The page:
HMS Victory – Architectonical model

HMS Victory – Architectonical model. A masterpiece with a great history that is displayed in our exhibition on the History of Shipbuilding.

On October the 21st 1805, one of the most important battles in the history of naval warfare took place: The Battle of Trafalgar. This decisive naval battle between the British Royal Navy under Vice-Admiral Horatio Nelson and the French and Spanish allies under Admiral Pierre de Villeneuve is seen as the start of a century of British global naval control. Lord Nelson won but died in the battle. He did both aboard his flagship, HMS Victory.

This ship, whose history we wrote in more detail in a post last year, was ordered in 1758 but not commissioned until 1778. After a refit that had her becoming the most powerful vessel of the Royal Navy, she became Nelson’s Flagship in 1803. After Trafalgar she was in a poor condition, but had become an iconic ship. In the 1830 she became probably the first museum ship in the world. Between 1921 and 2005 an incredible restoration/conservation project had her set back to her condition before Trafalgar. She is still on dry dock in Portsmouth, open for visitors and, as part of the British National Historic Fleet, by far the oldest commissioned naval ship.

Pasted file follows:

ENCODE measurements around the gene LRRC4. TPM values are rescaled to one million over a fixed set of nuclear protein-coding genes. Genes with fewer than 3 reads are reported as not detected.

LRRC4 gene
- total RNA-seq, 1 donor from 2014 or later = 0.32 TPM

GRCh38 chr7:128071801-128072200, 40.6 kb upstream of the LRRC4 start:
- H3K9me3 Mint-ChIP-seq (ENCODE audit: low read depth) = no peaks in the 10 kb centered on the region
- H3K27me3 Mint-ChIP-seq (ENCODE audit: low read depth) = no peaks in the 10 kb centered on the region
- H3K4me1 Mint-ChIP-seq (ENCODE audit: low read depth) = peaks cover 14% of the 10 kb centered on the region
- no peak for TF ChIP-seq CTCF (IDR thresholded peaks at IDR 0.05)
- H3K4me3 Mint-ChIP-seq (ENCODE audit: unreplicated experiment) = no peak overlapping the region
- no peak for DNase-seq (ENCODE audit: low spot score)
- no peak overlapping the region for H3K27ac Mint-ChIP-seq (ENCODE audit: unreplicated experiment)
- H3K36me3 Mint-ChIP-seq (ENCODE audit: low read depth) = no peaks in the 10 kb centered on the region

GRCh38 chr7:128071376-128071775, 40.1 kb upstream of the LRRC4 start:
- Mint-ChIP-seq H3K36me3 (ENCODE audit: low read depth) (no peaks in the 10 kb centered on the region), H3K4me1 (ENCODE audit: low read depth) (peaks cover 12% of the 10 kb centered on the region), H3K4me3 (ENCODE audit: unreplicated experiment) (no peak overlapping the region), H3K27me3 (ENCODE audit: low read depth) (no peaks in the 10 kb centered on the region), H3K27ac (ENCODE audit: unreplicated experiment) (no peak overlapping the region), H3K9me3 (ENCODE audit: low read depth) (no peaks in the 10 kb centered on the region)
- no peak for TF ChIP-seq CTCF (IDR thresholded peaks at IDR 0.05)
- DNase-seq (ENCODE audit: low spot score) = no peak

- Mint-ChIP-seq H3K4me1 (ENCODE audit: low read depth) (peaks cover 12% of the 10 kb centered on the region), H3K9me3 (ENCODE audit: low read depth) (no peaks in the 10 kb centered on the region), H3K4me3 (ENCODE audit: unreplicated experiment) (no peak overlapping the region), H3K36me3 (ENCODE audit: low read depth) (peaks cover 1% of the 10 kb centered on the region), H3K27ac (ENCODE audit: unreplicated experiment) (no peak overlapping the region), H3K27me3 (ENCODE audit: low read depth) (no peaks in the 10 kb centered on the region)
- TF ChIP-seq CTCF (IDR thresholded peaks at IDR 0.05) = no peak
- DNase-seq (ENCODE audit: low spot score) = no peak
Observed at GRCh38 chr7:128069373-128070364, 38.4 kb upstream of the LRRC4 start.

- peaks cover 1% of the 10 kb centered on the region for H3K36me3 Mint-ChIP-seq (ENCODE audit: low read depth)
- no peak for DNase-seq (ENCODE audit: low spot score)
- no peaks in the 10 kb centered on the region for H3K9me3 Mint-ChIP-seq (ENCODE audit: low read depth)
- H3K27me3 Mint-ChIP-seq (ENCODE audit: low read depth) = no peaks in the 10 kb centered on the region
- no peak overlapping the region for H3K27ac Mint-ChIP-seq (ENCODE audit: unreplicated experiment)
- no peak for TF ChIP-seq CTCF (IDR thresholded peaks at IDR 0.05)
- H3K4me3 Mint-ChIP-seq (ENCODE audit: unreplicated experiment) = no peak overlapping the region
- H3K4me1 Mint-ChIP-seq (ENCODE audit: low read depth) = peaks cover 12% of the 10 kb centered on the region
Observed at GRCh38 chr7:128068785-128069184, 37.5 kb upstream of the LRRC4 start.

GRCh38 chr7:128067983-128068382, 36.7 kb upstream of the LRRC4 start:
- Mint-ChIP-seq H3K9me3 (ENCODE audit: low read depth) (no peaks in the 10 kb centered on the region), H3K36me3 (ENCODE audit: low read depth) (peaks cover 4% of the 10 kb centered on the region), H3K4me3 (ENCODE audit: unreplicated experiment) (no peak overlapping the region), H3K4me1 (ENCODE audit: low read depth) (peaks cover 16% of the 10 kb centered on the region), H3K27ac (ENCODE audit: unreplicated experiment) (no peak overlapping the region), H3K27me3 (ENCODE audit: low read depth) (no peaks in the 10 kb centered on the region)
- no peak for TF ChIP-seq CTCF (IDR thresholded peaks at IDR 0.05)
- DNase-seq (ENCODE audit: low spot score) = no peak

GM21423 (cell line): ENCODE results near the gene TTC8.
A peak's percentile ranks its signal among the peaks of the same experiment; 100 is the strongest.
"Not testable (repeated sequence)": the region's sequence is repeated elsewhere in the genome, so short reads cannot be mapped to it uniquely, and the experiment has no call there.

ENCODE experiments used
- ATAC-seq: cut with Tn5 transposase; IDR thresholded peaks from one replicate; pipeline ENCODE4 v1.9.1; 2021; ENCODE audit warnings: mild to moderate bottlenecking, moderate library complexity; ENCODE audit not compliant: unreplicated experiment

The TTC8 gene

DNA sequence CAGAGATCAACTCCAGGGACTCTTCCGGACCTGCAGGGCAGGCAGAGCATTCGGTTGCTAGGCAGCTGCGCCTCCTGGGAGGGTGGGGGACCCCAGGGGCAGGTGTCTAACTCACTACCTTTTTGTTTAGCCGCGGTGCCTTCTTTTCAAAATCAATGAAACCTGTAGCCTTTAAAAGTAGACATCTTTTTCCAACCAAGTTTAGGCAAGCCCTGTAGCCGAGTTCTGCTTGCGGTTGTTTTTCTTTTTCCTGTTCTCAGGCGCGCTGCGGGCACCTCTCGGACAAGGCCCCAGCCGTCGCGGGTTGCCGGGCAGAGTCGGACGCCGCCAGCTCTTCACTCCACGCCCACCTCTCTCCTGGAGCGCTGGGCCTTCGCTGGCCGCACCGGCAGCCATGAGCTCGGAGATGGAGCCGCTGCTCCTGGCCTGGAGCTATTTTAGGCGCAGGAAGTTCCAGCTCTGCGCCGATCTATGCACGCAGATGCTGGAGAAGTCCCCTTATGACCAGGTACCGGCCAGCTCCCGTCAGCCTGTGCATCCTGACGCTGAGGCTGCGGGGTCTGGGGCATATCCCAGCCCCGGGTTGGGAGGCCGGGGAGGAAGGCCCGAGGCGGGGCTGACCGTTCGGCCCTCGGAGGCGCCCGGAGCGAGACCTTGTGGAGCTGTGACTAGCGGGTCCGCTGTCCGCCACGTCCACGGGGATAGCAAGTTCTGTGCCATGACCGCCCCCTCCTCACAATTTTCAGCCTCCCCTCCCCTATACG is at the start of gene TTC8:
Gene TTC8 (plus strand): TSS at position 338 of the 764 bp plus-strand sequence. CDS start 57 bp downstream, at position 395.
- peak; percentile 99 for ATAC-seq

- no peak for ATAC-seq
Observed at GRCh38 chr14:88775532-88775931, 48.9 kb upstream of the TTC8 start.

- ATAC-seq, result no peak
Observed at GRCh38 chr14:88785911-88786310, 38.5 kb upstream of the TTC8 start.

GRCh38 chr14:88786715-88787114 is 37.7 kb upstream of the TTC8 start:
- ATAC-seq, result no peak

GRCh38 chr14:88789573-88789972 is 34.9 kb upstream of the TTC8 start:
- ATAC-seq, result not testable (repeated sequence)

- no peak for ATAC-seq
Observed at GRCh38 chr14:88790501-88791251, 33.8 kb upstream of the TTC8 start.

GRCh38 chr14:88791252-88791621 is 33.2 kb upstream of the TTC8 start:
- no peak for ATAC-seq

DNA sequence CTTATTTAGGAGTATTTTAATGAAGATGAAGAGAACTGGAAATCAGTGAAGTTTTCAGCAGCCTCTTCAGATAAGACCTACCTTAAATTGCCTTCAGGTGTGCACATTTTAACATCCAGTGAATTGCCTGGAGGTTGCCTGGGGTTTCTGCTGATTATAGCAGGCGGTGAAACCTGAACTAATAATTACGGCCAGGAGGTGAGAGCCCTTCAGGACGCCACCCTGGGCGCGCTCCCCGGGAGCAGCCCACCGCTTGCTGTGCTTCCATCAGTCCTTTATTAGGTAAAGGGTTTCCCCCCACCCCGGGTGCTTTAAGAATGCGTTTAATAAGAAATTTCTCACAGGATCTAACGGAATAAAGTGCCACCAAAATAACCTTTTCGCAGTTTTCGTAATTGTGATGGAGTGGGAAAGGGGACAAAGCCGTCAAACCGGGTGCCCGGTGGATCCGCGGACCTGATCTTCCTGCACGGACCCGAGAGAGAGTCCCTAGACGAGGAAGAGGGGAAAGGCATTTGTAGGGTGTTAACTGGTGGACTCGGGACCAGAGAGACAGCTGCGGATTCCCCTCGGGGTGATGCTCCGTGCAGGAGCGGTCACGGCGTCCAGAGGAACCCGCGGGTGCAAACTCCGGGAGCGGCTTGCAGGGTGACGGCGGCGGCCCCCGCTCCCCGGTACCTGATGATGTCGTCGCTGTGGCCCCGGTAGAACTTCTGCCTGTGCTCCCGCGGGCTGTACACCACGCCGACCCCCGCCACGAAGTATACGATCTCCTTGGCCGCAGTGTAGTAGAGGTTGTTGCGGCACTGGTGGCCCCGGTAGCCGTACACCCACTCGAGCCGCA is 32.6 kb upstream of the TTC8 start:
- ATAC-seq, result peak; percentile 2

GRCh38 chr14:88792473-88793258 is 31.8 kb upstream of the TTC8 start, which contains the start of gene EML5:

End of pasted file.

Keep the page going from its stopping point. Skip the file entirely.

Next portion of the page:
It was as such that the excellent model maker Udo Flohr visited her. To describe his feeling as fascination would be too mild of a word. He had actually retired from model making, but he bought the book about HMS Victory by John McKay, published in 1987, and when from there on collecting all documentation he could find on the architecture and history of the ship. On a winter evening of 2008 he decided to start modeling again. He chose to build just the central section of the ship, in a scale of 1:75 and using pear wood. When this part was done he chose to build the bow part, letting planks off so the internal architecture he had fallen in love with could be appreciated. Of course, he did the stern section as well. Five years later the masterwork was completed. Udo Flohr eventually contacted our founder Prof. Peter Tamm, asking if the museum would be interested in the model. Need we say more?

It has since been displayed in our exhibition about shipbuilding on deck 3 of the museum.